Just A Rookie Here Who's Looking To Start His Trucking Career This Year

Topic 24381 | Page 1

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Professor_Eye_M's Comment
member avatar

Hello to all here on truckingtruth,

I have a question to all who had obtained their CDL as a company driver. I don't have a CDL and my plan is to enrolled into CDL school through a company sometime in April 2019. My options are C.R. England, Swift, Stevens Transportation, and Roehl. I'm still doing my diligence in researching. I have 0 experience in driving trucks and I'm pretty stoked in learning the art of driving semis, however, I'm very patient to research in what I'm getting myself into. And the pros outweighs the cons.

So here's my question. Once I'm accepted to a company and go through their CDL training, am I able to practice driving trucks as much as possible (i.e. practicing backing up, parallel parking, etc.). I was just curious because it's been said countless times that backing up is one of the hardest things to do when driving trucks.

Any answers will be gratefully appreciated.

Thank you for your response,

Professor_Eye_M

CDL:

Commercial Driver's License (CDL)

A CDL is required to drive any of the following vehicles:

  • Any combination of vehicles with a gross combined weight rating (GCWR) of 26,001 or more pounds, providing the gross vehicle weight rating (GVWR) of the vehicle being towed is in excess of 10,000 pounds.
  • Any single vehicle with a GVWR of 26,001 or more pounds, or any such vehicle towing another not in excess of 10,000 pounds.
  • Any vehicle, regardless of size, designed to transport 16 or more persons, including the driver.
  • Any vehicle required by federal regulations to be placarded while transporting hazardous materials.
Old School's Comment
member avatar
am I able to practice driving trucks as much as possible?

Welcome aboard Professor Eye M!

I think the short answer to that question has to be no. Truck driver training is done in a rush, and basically you will just be given enough instruction to enable you to get your CDL. That's how it works almost everywhere. Once you've got that part over with you'll then get hired and start working, but you'll be working with a trainer on the truck with you. This is a critical time where you'll be learning about your e-logs, the fueling process, communicating with dispatch, processing your paperwork for payroll, and a whole bunch of other company specifics that will help your job go easier. Also during that time you will be honing your skills at handling that big rig, and that will include (or at least it should) backing into parking spots and docks.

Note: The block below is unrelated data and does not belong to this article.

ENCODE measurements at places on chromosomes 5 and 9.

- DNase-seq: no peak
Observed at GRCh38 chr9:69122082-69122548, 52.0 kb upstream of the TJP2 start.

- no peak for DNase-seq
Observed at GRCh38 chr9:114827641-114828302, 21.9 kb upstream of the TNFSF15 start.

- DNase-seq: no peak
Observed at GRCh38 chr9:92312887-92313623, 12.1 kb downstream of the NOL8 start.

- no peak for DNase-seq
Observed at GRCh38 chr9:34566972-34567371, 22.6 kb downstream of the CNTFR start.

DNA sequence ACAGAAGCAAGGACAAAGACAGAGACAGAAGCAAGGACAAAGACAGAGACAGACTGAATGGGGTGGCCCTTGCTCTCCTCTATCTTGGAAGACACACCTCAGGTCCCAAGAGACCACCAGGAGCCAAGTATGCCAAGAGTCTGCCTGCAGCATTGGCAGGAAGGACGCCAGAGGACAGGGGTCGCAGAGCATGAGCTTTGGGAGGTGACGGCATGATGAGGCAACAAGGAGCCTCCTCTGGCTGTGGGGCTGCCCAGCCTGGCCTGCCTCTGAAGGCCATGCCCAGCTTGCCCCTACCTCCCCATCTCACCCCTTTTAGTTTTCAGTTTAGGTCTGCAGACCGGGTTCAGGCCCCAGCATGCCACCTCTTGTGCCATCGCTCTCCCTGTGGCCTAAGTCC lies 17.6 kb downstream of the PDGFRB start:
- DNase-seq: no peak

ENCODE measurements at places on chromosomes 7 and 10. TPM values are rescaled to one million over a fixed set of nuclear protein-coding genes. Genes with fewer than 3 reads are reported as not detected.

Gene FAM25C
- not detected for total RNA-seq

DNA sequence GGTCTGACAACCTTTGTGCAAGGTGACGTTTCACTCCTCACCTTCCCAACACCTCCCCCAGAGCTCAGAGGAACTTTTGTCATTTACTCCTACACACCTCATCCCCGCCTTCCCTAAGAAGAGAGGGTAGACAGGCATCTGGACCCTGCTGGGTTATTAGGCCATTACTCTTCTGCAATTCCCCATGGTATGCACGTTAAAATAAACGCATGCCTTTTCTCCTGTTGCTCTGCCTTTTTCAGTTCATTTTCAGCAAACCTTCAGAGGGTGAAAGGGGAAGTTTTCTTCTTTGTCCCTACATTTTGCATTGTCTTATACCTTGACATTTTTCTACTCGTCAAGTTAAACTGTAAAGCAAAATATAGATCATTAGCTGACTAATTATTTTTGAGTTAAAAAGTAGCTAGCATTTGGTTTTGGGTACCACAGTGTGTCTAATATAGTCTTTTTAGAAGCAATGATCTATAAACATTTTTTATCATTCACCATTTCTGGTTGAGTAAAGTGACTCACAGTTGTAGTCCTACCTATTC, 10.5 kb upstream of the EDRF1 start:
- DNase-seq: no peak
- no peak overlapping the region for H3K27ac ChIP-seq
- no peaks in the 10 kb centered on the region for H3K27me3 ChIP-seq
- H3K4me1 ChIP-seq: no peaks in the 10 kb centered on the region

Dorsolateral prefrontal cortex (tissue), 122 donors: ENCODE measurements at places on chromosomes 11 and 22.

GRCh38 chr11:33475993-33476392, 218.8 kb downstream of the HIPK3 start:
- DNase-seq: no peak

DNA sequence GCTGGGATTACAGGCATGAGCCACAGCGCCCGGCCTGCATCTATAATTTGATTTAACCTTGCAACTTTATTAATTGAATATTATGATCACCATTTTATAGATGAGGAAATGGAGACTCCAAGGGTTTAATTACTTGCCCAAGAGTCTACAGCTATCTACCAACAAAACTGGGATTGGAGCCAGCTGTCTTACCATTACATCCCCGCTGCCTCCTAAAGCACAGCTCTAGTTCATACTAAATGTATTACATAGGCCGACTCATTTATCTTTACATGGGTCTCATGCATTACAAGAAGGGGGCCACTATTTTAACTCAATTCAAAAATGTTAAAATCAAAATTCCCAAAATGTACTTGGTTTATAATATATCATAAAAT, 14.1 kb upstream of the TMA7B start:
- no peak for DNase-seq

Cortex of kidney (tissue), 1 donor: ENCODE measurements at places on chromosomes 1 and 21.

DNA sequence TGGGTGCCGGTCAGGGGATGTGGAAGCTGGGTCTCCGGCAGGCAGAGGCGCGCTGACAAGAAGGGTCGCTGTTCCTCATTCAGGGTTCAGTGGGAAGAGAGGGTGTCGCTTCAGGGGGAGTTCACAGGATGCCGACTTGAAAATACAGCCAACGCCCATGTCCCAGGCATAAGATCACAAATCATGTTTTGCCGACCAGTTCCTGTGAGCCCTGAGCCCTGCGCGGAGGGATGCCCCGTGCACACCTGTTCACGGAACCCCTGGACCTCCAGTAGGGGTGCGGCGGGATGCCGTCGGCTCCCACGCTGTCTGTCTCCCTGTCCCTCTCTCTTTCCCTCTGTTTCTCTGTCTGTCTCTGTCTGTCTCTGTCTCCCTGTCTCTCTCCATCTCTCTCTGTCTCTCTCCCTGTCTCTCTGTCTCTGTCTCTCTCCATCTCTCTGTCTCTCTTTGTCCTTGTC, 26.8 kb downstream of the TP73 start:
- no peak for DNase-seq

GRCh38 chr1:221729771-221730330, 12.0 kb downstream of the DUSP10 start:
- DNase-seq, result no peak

Now, this may surprise you, but when they turn you loose to begin driving by yourself, you will not be feeling real confident that you're ready. One of the reasons we teach people to stick with their first driving job for one full year is because that first year is one really steep learning curve. It will take you every bit of that first year to even begin feeling a little confident in your backing skills. That's how it works - I'm just laying it out straight for ya because I want to see you go into this understanding what you're getting into. I don't want to see you griping on the internet about how some lousy trucking company didn't teach you what you needed to know. A lot of what you need to know how to do in this career is learned on the job. There's no four year degree to becoming a truck driver. You jump in here and figure it out, or you go back to doing some boring job that they can train anybody to do in a couple of weeks.

Trucking is usually enjoyed best by self motivated ambitious people. Nobody holds your hand out here. It takes a lot of grit and determination to get the hang of this. Here's a few podcasts you should listen to. I think they will help you better understand how this will all play out.

Why Is Truck Driver Training Done In Such A Rush?

Why Stick With Your First Company For One Full Year?

CDL:

Commercial Driver's License (CDL)

A CDL is required to drive any of the following vehicles:

  • Any combination of vehicles with a gross combined weight rating (GCWR) of 26,001 or more pounds, providing the gross vehicle weight rating (GVWR) of the vehicle being towed is in excess of 10,000 pounds.
  • Any single vehicle with a GVWR of 26,001 or more pounds, or any such vehicle towing another not in excess of 10,000 pounds.